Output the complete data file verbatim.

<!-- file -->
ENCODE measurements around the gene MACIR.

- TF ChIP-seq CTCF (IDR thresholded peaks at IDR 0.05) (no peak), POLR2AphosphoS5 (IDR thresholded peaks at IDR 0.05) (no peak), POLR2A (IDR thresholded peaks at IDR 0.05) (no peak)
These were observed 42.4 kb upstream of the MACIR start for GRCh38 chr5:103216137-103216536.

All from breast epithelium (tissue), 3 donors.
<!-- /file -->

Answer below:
ENCODE measurements around the gene MACIR.

- TF ChIP-seq CTCF (IDR thresholded peaks at IDR 0.05) (no peak), POLR2AphosphoS5 (IDR thresholded peaks at IDR 0.05) (no peak), POLR2A (IDR thresholded peaks at IDR 0.05) (no peak)
These were observed 42.4 kb upstream of the MACIR start for GRCh38 chr5:103216137-103216536.

All from breast epithelium (tissue), 3 donors.